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History on a Bun

History on a Bun


What’s available early in the morning, late at night, and blue-and-white all over?

According to Time Magazine, the most influential burger in history. The winner: America’s beloved White Castle “slider,” the fourth meal staple for generations of snackers in Columbus – where the company has been headquartered for years – and beyond.

Known as one of the great test markets of all-time, our fair city has been long connected with the fast food industry, most notably as the home of the original Wendy’s Hamburger restaurant, once jutting proudly from the corner of Broad and High streets. But, long before Dave Thomas started slinging his version of the square burger, White Castle had already started the trend in 1921, when Billy Ingram served the first one at his flagship Wichita location.

Now, there are more than 400 White Castle locations in 12 states, expanding “Craver Nation” to near-cult status. If you live in Columbus, chances are some of your best stories involve a Crave case or two. Beyond that, the organization seems to embrace their quirky position in the marketplace, paying tribute to White Castle’s off-kilter reputation by marketing burger-smelling candles, and even sponsoring nationwide wedding contests.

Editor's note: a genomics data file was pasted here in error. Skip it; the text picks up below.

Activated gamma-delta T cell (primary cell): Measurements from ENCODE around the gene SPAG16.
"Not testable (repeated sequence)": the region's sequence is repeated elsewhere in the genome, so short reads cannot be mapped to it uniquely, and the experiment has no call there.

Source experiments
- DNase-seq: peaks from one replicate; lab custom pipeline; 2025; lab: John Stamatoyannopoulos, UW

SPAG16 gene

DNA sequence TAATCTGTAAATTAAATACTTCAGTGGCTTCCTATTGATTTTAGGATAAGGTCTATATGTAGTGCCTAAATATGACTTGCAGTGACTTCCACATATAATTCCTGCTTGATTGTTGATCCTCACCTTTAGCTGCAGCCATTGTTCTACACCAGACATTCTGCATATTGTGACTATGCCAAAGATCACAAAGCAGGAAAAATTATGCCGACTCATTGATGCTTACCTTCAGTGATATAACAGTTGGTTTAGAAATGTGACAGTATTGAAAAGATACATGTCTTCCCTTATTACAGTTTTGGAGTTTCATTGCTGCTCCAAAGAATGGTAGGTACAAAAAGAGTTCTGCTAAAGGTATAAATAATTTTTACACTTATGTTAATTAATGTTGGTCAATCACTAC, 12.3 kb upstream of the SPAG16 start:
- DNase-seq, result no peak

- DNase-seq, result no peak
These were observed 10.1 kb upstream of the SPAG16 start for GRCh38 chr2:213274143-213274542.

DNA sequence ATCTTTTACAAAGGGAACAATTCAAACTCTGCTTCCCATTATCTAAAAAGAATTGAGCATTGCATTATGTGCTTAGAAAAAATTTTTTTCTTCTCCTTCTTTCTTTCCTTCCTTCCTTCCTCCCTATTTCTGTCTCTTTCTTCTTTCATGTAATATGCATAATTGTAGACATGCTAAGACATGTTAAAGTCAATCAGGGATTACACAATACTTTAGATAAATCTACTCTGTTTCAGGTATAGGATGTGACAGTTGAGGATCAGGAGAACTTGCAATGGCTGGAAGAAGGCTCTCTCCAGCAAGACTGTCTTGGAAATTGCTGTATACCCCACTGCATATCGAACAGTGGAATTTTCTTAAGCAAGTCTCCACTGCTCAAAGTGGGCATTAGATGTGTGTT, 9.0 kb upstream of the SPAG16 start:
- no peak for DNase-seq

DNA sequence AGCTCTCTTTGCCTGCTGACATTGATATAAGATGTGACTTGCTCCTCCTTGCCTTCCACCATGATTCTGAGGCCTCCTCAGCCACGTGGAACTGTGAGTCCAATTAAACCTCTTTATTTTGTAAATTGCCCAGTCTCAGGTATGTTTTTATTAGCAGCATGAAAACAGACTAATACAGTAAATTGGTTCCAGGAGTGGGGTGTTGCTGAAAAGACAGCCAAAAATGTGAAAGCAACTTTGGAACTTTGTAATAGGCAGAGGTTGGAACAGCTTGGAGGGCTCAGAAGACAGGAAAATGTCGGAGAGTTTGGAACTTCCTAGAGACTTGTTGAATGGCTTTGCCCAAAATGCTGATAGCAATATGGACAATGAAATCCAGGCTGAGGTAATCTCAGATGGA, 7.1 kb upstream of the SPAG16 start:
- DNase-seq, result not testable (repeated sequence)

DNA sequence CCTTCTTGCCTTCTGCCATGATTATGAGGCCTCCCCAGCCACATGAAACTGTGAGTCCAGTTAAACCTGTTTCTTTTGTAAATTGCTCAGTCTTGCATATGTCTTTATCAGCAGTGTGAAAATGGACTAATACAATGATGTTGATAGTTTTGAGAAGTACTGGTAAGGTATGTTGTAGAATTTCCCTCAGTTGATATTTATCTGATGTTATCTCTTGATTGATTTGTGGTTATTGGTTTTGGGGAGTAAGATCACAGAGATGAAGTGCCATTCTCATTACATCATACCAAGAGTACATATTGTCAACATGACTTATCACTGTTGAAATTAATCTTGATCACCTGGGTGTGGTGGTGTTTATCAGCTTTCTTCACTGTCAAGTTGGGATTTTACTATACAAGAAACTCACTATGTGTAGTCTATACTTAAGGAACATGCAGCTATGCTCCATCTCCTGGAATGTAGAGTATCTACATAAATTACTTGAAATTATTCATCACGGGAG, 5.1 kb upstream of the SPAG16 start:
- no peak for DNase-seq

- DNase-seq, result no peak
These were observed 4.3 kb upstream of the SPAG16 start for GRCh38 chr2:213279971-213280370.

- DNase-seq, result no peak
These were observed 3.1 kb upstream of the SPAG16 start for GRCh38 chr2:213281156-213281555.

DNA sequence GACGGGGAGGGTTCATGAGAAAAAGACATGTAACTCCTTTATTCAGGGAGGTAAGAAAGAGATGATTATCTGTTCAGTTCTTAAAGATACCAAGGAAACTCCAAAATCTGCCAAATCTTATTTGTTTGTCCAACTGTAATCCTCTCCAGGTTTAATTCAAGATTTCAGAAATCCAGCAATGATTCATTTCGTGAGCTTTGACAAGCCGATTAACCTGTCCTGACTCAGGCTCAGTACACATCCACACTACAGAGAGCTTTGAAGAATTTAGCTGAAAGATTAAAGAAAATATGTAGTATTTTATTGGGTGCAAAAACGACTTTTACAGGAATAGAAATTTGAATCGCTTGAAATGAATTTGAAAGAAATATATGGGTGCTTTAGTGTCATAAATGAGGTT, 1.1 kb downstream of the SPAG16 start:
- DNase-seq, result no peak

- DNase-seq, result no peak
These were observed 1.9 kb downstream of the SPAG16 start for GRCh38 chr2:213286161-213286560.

But beyond their ingenious marketing, that little steamed 90-year-old burger has led the charge, hitting the bellies of Americans by the millions daily. And if you’re second-gassing how much influence a tiny little burger can have, turn on the Food Network and watch how many times you hear the word “slider.” Nowadays, everywhere from trendy new gastropubs and backyard picnics serve some version of the ubiquitous square. And until The Pearl starts serving its own version of a Big Mac, White Castle can rest easy with that No. 1 spot.

The Tastemaker
The title of most influential burger of all-time is in the bag for White Castle. But what does that emcompass? We asked our readers to creatively credit their impact on the world. What else has the “slider” influenced?

“Influenced people to willingly attend a game at Cooper Stadium.” – James Meyers

“Without them, we wouldn’t have the only fast-food restaurant, that I’m aware of, that offers Valentine’s Day candlelit dinners with decorations and full table service.” – Jason Wells

“Not funny or clever, but the White Castle Foundation is a true supporter for the arts in Columbus, through their fund at the Columbus Foundation.” – Jessie Boetcher

“The Crave Case clearly influenced the look of the business brief case. They look identical.” – Ben Ahlteen

“I believe that White Castle developed the light box style of display as a marketing ploy. Now used by all food companies in a similar market. That and they make the world’s best Thanksgiving stuffing around.” – Ashley Voss

Harold and Kumar go to White Castle. I don’t think there has been another movie that was inspired by a single burger in such a positive way.” – Sara Allison


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